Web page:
In my posting dated May 30, 2010, I listed what I thought I knew of the Fort Alexandria men.
At that time I wrote of the man called Jean Baptiste Lennard/Lenniard/Linneard, and learned from the HBCA biographical sheets that his supposed name was Jean Baptiste Leonard.
Since that time, of course, I have had a few conversations with a descendant of either this man, or another who was in the territory at the same time -- supposedly a Scotsman.
Here's the problem I have now -- Fort Alexandria's Lennard was at Fort Alexandria when Anderson arrived there in 1842, and Anderson spelled his name as above, with various spellings.
But only a few months later, Anderson travelled north to take charge of Fort St. James for one or two months, in Peter Skene Ogden's absence.
In the Fort St. James post journals I immediately discovered another "Leonard," with his name spelled a different way than Fort Alexandria's Lennard/Lenniard/Linneard.
I now believe that these are two different men -- that if they were the same man Anderson would have spelled his name the same in both journals.
So, here is the "Leonard" from the Fort St. James post journals, 1840-46, B.188/a/19, HBCA:
"Saty. 11th [March 1843] -- do. weather overcast. Touin & Leonnard arrived from McLeod's Lake bringing 120 beavers & 1/2 roll tobacco. Mr. McIntosh writes that the party lately arrived there had made indifferent hunts..."
"Saty. 25th -- ...One of Leonard's dogs is returned -- absent without leave doubtless."
(I think Leonard has set off with a dog train to McLeod Lake, and allowed one dog to stray.)
"Thurs. 30th -- Fine weather, but rather cold in the shade...Laferte met Lacourse and Soris on Lac a la Carpe, going on well, but Leonard & his companion he found in their encampment at one o'clock, not having yet made a move that day. They were not then (yesterday) more than half-way though it was their 9th day from this. Perrault lays the blame on Leonard, who, he says, will not march, nor exert himself in any way and has suffered the dogs to gnaw the greater part of his load, from laziness to drive them off during the night. Conduct such as this ought surely to meet with some punishment; and indeed, as I believe the fellow too incorrigibly lazy ever to reform, the most prudent method is to get rid of him, if possible, out of the district.
"Saty. 1 April -- do weather. Still seeking cattle. In the forenoon Lacourse & Louis Taroutanta arrived from McLeod's Lake, their third day. they met their lazy companions at Lac en Long.. proceeding very leisurely...
"Mon. 3rd -- Very mild. Laferte returned from Nautlay, sent Francois & James Boucher with two teams & fresh dogs, having 200 salmon each exclusive of provisions for McLeod's Lake. They are to proceed until they meet Leonard & Perrault, who by way of penalty for their dilatory proceedings will then exchange trains & return to McLeod's Lake...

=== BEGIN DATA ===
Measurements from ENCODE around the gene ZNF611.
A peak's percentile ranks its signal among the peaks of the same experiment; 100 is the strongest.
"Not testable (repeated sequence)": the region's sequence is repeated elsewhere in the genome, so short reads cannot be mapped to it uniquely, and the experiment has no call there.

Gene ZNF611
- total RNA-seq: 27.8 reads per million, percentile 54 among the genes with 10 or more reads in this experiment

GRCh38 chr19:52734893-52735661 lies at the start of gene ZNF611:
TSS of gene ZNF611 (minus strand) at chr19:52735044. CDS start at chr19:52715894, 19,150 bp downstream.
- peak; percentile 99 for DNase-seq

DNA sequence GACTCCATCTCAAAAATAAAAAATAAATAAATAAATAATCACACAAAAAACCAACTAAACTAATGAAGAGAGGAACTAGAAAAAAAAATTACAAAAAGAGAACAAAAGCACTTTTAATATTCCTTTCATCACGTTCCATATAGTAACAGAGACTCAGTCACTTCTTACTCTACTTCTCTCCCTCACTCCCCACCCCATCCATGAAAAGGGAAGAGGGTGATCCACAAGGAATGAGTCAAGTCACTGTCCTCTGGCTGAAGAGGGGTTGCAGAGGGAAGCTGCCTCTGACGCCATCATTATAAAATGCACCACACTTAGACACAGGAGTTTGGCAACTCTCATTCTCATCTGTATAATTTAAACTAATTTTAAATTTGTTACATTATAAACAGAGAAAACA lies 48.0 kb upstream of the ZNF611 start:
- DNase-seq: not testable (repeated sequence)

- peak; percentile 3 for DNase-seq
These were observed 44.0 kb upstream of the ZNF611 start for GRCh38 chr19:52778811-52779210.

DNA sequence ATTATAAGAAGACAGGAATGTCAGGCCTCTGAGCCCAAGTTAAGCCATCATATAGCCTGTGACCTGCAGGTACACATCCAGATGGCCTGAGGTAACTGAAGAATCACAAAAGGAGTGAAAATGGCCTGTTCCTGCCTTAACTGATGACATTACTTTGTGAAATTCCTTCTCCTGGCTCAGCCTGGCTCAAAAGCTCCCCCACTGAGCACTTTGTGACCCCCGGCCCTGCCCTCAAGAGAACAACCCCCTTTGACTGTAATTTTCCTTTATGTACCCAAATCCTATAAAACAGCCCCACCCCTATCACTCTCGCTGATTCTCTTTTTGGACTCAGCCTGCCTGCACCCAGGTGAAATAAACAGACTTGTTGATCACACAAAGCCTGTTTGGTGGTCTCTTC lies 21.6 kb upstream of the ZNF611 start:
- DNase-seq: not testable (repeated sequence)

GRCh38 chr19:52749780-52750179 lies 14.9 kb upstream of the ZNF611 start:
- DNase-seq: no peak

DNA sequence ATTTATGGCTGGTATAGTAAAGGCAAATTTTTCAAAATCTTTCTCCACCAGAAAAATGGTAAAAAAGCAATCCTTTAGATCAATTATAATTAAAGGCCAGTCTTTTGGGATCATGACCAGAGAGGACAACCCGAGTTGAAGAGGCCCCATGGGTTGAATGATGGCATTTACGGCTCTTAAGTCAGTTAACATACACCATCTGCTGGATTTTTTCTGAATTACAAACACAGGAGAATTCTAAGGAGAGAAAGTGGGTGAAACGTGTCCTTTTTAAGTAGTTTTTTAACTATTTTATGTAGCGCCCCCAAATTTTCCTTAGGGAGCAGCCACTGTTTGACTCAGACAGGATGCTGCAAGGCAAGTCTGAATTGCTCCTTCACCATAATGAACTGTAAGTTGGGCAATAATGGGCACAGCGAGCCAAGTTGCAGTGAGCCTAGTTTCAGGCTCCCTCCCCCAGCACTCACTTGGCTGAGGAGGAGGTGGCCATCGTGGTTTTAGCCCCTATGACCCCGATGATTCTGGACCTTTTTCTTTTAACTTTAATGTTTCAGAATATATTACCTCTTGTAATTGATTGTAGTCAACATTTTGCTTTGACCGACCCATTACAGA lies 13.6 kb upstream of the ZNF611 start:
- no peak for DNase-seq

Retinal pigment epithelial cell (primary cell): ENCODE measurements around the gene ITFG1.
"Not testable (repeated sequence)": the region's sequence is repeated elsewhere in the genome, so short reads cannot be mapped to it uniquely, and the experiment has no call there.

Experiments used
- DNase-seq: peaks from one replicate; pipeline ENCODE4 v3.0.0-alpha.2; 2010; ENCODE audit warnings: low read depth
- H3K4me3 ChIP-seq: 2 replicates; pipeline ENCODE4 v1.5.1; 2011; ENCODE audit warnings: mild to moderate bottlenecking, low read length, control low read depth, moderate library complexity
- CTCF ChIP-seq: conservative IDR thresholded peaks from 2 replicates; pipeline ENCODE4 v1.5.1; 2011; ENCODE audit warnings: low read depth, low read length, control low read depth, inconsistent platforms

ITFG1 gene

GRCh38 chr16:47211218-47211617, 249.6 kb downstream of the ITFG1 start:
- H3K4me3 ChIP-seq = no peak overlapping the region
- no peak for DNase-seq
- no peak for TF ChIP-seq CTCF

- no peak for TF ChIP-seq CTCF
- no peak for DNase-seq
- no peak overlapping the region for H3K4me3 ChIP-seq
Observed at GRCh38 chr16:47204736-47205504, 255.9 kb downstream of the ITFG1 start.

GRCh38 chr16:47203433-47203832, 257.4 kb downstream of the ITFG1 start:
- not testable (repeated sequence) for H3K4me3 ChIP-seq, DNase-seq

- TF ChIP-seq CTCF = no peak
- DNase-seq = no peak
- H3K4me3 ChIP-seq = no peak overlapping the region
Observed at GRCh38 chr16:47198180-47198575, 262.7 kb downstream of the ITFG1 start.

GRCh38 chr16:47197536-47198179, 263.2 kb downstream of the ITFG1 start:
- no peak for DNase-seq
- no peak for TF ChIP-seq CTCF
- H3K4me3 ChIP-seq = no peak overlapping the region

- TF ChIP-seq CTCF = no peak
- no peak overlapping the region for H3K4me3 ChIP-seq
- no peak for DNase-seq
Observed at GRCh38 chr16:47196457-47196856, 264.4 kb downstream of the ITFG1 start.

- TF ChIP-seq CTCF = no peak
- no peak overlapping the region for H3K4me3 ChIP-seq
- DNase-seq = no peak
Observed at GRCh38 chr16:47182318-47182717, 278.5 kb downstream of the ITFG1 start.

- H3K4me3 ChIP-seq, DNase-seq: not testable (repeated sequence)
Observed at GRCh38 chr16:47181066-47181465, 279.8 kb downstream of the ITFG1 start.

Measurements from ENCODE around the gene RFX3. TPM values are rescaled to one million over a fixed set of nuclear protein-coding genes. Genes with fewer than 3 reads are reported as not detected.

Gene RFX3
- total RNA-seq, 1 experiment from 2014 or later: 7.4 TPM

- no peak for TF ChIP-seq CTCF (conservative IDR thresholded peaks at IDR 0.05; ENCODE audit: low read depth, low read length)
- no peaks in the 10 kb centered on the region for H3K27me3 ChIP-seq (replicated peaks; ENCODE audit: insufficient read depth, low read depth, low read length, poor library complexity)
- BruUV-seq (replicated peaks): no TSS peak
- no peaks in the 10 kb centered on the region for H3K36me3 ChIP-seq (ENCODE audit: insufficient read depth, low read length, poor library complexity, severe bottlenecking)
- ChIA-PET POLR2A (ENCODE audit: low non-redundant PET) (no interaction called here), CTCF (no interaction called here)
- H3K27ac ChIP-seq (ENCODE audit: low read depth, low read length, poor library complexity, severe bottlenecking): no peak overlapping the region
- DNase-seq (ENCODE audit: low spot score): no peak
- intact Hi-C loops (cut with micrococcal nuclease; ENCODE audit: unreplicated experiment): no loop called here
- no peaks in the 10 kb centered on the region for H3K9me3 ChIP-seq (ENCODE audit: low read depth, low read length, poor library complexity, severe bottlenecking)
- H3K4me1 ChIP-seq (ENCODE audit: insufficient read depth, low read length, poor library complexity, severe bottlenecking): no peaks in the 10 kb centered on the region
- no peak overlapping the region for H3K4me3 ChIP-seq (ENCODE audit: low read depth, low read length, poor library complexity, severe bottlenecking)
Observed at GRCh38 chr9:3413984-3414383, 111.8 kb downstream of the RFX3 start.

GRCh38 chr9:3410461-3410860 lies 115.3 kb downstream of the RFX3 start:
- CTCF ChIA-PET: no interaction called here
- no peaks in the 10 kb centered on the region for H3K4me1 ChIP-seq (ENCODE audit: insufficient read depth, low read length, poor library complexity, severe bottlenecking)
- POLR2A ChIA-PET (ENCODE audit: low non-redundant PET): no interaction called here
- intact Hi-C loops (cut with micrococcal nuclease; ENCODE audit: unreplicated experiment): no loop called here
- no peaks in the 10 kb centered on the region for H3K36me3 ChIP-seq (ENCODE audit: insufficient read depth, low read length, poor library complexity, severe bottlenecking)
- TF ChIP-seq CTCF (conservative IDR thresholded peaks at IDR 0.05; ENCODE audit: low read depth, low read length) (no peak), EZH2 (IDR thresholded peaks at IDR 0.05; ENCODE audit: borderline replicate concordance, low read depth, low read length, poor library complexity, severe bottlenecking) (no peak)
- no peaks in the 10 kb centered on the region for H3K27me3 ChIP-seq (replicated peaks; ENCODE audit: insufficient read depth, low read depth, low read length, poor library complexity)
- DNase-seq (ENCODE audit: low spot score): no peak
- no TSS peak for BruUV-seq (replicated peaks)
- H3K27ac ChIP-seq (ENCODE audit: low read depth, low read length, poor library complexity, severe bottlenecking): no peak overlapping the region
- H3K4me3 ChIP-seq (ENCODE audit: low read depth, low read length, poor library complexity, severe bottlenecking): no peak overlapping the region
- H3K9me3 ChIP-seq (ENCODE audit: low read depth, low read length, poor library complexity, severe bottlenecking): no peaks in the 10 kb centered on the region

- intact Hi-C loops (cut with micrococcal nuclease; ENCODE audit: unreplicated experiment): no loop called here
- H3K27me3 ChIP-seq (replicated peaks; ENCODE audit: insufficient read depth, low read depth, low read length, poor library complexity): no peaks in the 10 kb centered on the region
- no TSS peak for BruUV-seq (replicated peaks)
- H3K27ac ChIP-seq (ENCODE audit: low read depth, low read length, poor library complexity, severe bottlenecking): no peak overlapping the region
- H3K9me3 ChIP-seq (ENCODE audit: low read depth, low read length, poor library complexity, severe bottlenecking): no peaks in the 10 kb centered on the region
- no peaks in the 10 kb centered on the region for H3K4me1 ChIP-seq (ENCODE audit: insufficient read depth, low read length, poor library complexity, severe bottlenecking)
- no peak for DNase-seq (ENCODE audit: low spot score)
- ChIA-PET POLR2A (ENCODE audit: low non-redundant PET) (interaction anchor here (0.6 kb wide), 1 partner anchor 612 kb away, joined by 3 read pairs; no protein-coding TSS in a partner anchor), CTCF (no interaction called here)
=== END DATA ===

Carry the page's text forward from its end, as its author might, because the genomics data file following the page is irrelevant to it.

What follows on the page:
"Tues. 4th -- ... Francois & James returned having met the other at Lac Porteur."
I thought for a moment that Anderson had sent Leonard and Perrault to finish their time in New Caledonia at the McLeod's Lake post, a gloomy, cold and unfriendly place to live.
"Thurs. 13th [April] -- ...In the evening Perrault & Leonard arrived from McLeods Lake."
There is no further mention of Leonard up to the time Anderson left Fort St. James for Fort Alexandria in mid April, 1843.
However, I think it fairly clear that these are two different men -- the difficulty is deciding which of them is your "Leonard."
Here is what Bruce Watson, in his Lives Lived, says about the two men:
Linniard, John [variation: Linneard, Lennard] fl. 1834-1861 (British: Orcadian Scot)
Birth: probably near Kirkgate, Orkney
Death: drowned in South Thompson River, B.C.
HBC Middle, Fort Vancouver 1835-1836; Middleman, New Caledonia, 1836-1838; Farmer, New Caledonia, 1838-1856; Labourer, Thompson river, 1856-1860
John Linniard joined the HBC on April 17, 1834, in Orkney as a labourer and appears to have spent his entire career at interior posts. Must of this time, until 1856, was spent at Fort Alexandria doing farming duties, tending crops, making fences, etc. There he took a wife and raised his first family. He appears. after his contract ended in 1859, to have retired around 1861, for in 1862 he pre-empted 160 acres on the south side of the Thompson River, eight miles east of Fort Kamloops. His name was still carried on HBC books until 1869. Some time later, John Linniard drowned in the South Thompson River while trying to retrieve a duck.
Leonard, Jean Baptiste (c.1820-?) Canadian: French
Birth: probably Montreal, c. 1820
HBC Middleman, Thompson River, 1840-42; Middleman, New Caledonia (Fort St. James), 1843-1856; Middleman, Fort Langley, 1857-1860
Jean Baptiste Leonard joined the HBC from Montreal in 1840 and worked with it for the next twenty years.
It is not always easy to figure out who your ancestors are, when the records are so hard to find.
I think, though, that Bruce Watson is correct in that there are two men with similar names, in New Caledonia at the same time.
Which one is yours? -- that is the puzzle you have to solve now.
Oh, the joys of genealogy.